The Contribution of Patients and Providers to the Overuse of Prescription Drugs
NBER Working Paper No. 25284
Overuse of medical care is often attributed to an informed expert problem, whereby doctors induce patients to purchase unnecessary treatments. Alternatively, patients may drive overuse of medications by exerting pressure on doctors to overprescribe, undermining the doctor's gatekeeping function for prescription medications. We develop a theoretical framework and designed a randomized trial to identify the importance of patients in driving overuse of antimalarials in community health clinics in Mali. Holding doctors' financial incentives constant, we vary patients' information about the availability of a discount for standard malaria treatment. We find evidence of patient-driven demand: directly informing patients about the price reduction, instead of allowing doctors to choose whether to share this information, increases use of the discount by 35 percent and overall rates of antimalarial use by 11 percent. This increase is driven by patients least likely to have malaria, leading to a worse match between treatment and cause of illness. We find no evidence that doctors use their information advantage to sell more powerful malaria treatment or increase revenue.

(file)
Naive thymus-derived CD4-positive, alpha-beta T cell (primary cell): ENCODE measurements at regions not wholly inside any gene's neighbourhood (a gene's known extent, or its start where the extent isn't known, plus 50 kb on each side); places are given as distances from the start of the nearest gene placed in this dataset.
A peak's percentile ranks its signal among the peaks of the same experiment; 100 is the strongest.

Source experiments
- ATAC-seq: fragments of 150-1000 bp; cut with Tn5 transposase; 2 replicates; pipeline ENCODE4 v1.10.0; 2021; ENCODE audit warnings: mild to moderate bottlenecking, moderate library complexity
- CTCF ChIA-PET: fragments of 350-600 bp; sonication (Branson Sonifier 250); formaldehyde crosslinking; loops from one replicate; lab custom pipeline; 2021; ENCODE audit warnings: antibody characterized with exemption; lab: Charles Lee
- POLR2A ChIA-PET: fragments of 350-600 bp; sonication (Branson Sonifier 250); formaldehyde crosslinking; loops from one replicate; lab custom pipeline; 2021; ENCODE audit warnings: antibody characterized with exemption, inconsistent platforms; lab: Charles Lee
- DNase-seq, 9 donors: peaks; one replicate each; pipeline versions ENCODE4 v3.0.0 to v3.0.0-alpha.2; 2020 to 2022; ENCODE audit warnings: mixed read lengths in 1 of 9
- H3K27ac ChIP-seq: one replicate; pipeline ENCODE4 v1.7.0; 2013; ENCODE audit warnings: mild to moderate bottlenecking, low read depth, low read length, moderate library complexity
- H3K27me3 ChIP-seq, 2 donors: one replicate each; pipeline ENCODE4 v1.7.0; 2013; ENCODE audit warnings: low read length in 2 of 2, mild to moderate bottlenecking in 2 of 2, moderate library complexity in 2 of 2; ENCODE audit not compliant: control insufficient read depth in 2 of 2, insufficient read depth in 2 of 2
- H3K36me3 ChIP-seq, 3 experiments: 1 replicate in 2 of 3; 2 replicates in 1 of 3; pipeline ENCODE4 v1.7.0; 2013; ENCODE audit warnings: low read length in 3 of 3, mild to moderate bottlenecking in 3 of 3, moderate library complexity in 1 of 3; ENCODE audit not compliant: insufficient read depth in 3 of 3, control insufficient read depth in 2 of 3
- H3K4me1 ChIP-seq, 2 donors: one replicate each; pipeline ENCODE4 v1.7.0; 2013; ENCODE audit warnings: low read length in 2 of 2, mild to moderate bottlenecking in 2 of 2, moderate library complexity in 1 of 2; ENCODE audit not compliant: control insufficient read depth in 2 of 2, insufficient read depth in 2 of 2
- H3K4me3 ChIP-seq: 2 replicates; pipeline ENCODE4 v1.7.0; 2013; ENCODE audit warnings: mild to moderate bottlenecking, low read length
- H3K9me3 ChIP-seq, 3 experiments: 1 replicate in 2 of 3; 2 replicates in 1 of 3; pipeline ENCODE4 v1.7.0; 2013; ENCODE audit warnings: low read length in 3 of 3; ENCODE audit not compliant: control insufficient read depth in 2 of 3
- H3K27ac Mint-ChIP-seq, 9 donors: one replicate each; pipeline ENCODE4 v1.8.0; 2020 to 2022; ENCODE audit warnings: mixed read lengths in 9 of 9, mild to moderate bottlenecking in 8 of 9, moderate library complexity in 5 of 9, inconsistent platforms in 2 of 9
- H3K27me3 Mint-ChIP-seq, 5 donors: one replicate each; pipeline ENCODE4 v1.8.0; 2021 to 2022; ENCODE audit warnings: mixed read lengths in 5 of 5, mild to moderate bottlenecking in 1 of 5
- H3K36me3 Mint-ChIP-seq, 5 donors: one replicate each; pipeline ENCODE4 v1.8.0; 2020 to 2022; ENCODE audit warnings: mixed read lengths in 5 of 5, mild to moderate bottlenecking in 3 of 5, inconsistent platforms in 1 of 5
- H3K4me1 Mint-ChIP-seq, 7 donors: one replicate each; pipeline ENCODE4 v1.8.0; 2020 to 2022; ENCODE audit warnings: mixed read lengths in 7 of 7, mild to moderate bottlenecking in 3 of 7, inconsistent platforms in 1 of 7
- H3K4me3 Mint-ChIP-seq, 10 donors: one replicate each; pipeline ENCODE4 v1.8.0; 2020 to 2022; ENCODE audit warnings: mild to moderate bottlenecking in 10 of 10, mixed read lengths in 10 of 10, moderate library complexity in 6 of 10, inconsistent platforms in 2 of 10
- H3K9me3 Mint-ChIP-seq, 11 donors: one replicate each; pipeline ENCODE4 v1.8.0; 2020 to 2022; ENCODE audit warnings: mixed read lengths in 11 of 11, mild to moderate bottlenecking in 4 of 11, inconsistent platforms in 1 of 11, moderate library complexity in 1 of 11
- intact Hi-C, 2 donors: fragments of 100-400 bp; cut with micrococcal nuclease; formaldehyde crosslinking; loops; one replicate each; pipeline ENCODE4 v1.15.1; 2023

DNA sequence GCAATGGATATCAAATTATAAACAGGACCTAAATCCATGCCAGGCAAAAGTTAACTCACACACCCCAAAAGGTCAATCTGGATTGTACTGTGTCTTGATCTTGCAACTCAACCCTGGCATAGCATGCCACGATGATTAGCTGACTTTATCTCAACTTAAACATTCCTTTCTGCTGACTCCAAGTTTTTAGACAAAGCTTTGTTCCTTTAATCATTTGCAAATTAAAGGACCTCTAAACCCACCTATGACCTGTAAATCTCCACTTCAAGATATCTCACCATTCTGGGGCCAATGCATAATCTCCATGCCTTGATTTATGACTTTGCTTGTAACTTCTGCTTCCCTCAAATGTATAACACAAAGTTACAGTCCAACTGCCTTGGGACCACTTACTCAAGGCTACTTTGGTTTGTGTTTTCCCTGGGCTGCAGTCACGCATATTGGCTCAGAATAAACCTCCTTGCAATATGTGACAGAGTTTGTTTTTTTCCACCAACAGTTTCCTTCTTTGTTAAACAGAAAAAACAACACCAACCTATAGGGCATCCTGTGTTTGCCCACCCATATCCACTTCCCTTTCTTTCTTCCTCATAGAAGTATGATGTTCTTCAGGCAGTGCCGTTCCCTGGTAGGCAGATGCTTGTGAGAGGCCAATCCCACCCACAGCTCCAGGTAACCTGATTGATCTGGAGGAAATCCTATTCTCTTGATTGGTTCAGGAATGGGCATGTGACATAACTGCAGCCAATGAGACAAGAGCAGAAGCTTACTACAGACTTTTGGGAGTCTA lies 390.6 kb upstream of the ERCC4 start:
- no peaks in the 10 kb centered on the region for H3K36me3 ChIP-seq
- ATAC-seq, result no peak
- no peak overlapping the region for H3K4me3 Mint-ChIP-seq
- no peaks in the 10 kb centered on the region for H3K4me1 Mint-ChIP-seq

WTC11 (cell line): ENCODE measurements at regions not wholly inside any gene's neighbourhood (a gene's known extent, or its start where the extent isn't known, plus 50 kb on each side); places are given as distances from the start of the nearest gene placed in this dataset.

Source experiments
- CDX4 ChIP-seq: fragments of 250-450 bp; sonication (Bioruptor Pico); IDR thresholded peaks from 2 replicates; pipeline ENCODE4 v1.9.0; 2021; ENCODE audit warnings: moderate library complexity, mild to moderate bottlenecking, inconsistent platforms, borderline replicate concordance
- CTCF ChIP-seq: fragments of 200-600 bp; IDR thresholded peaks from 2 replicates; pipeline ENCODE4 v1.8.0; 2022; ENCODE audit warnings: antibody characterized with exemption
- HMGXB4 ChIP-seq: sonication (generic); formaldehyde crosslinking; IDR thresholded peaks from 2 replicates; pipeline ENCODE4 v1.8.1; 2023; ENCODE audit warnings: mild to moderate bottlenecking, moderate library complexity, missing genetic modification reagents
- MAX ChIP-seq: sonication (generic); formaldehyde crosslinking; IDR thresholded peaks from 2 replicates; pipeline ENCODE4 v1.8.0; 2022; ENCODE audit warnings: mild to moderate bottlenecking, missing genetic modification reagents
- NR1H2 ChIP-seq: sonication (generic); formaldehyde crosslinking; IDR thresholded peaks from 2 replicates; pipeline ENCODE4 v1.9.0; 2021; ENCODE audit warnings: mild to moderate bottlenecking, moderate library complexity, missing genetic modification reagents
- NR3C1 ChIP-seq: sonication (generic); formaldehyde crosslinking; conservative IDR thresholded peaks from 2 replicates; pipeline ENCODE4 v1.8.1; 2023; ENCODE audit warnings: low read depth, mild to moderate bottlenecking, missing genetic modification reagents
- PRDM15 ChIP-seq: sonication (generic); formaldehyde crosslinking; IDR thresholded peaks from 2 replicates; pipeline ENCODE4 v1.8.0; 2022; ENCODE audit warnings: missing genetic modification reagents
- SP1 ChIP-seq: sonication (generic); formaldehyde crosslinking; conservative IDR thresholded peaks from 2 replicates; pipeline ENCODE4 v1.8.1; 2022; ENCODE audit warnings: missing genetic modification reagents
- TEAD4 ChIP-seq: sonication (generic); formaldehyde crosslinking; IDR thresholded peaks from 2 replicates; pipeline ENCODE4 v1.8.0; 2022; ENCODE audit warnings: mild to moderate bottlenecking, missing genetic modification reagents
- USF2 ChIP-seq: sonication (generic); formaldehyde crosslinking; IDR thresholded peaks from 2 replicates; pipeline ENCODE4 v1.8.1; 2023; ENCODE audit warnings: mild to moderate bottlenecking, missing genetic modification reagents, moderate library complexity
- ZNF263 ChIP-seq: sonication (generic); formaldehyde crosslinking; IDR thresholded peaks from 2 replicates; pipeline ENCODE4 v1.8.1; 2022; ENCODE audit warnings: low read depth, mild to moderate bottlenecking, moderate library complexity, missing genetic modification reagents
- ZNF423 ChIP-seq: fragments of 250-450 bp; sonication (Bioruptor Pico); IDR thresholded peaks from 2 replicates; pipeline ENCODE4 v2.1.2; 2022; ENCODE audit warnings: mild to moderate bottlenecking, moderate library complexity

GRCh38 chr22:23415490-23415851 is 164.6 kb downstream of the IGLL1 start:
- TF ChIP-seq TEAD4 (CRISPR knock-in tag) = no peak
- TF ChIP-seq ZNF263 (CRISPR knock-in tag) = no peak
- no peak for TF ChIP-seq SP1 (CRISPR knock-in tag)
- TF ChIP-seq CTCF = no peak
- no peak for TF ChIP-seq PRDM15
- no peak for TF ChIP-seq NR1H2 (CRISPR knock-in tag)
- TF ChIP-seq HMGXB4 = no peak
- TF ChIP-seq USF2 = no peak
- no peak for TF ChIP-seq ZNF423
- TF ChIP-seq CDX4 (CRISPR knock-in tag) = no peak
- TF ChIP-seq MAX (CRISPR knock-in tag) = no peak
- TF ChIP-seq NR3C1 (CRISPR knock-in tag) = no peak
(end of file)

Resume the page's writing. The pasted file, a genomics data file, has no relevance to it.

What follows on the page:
Document Object Identifier (DOI): 10.3386/w25284